Scott:  I actually have several friends who worked on the show.  Guys like Paul Dini, Alan Burnett, Bruce Timm, Andrea Romano who did the voice direction.  I have a long history with that series and an absolute love of Batman the Animated Series.  If you guys haven’t seen all the episodes of it, I believe that it might be available on Netflix.  Batman Beyond is also on Netflix.

Viking:  Batman Beyond is on Netflix.  Which is another series that I am absolutely in love with.

Scott:  Yes, another great take on that.  In any case, Batman the Animated Series, check it out on DVD or if it’s playing anywhere in syndication.  It’s just a wonderful, wonderful series.

Viking:  Since we got on the subject of animated series’.  I’m curious, the new series, Beware the Batman makes use of a lot of very obscure villains.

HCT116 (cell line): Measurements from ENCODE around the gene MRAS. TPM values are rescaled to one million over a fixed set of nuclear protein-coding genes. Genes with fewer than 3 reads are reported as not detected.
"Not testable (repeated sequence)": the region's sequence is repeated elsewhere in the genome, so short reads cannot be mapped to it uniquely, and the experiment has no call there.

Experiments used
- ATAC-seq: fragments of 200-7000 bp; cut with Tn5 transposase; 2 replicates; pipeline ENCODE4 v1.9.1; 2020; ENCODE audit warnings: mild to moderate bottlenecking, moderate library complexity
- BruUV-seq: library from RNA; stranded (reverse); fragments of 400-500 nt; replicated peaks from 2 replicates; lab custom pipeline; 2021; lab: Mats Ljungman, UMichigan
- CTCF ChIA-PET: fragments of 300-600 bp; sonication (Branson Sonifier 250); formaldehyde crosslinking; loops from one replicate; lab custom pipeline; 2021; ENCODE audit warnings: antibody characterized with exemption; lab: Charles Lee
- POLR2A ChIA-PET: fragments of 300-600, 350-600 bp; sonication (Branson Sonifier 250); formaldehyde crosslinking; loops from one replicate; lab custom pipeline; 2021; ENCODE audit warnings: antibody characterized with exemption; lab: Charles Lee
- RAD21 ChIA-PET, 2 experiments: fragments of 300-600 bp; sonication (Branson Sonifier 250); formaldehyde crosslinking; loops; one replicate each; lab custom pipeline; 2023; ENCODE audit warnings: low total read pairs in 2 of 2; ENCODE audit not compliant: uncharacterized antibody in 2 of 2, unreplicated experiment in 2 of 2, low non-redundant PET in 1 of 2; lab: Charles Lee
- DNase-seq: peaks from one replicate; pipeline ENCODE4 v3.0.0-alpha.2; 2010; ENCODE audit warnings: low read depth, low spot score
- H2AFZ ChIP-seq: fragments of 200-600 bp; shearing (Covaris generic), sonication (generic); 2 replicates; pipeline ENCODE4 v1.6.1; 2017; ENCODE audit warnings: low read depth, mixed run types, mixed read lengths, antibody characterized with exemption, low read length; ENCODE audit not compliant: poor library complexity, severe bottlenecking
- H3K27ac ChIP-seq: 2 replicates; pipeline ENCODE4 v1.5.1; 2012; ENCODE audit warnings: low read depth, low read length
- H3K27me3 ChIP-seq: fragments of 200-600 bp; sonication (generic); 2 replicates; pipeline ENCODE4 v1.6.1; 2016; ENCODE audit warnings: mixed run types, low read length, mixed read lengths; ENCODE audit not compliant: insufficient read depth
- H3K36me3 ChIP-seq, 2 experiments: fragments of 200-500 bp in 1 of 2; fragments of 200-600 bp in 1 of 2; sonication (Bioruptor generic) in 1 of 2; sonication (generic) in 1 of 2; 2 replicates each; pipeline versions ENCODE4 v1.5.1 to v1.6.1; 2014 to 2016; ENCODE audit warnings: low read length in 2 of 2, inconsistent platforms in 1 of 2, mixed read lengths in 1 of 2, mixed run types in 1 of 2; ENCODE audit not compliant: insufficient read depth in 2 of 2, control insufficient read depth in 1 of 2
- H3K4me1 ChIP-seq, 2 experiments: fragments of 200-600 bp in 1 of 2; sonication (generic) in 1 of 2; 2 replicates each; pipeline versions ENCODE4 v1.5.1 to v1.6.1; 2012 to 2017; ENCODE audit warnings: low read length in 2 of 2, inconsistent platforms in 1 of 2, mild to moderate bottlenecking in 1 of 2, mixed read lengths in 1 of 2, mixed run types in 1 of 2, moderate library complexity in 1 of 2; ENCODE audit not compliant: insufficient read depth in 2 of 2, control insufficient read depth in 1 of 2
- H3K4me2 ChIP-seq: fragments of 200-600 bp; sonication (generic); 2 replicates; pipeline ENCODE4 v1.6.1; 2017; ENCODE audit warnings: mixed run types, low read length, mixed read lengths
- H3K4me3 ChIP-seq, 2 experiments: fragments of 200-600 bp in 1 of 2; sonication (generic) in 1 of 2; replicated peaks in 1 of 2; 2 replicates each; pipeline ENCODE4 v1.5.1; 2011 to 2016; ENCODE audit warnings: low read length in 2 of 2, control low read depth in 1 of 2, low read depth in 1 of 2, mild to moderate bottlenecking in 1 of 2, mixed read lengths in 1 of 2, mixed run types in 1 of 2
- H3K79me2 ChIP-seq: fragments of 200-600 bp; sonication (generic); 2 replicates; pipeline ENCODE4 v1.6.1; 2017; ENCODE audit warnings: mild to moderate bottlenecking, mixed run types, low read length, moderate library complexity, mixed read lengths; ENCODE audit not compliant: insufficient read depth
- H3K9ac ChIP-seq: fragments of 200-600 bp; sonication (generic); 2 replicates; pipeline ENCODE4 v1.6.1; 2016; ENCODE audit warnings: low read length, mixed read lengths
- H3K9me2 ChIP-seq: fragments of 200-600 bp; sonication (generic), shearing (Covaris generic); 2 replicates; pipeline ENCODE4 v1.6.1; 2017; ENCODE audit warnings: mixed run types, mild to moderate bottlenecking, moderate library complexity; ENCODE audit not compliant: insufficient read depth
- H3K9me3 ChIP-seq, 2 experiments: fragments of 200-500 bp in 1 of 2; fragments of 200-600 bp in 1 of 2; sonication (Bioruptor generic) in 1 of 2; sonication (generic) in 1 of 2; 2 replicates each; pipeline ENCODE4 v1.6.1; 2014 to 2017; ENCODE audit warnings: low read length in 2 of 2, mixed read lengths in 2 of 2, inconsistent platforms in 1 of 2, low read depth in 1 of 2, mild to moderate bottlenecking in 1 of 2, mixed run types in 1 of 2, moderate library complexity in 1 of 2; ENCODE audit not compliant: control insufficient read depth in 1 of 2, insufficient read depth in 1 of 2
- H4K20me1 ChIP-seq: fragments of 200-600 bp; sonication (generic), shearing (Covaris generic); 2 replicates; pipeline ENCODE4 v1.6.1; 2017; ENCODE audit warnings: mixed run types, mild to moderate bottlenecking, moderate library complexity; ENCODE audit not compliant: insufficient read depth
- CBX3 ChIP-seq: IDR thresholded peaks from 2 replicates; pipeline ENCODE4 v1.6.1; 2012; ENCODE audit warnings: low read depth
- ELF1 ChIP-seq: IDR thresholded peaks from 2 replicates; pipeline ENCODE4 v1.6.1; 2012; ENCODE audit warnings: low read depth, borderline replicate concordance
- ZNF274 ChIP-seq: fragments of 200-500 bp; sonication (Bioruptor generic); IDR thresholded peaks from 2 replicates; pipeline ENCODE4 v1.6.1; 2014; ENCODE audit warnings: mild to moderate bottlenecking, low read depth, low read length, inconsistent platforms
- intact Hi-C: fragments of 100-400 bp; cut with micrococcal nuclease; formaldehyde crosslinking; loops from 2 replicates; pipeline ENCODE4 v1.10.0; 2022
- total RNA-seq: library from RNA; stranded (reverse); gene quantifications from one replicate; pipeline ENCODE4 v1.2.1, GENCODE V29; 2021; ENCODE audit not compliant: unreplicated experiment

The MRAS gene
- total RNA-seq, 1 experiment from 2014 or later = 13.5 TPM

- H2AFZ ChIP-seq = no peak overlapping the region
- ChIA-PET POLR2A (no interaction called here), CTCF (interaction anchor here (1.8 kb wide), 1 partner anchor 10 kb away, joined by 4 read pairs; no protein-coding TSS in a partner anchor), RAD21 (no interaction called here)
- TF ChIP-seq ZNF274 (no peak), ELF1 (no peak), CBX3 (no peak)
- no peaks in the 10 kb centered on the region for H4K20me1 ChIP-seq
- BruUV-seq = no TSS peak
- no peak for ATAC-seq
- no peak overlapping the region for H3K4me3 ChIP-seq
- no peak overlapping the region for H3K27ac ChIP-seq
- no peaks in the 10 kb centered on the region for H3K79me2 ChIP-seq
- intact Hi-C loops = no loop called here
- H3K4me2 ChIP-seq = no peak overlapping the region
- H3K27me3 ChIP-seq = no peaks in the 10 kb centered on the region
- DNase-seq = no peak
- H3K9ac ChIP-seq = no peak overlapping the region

Scott:  Yes, I’m a fan of the new series.  Glen Murakami who’s worked on several shows in the past like Teen Titans and shows like that is one of the driving forces behind it told me they wanted to use villains we hadn’t necessary seen before, including some of the newer ones.  Professor Pig, Anarky, guys like that that not everyone might know and these are guys that deserve to have stories told about them.  And the creators also get to do their take on those characters.  It’s an interesting take.  I really enjoy it.  Anytime there is a new take on the Batman character, anything from Batman the Animated Series, Batman Beyond turned out to be a great series, Batman the Brave and the Bold was a more light hearted take and still a very fun series and now you have Beware the Batman which I am enjoying.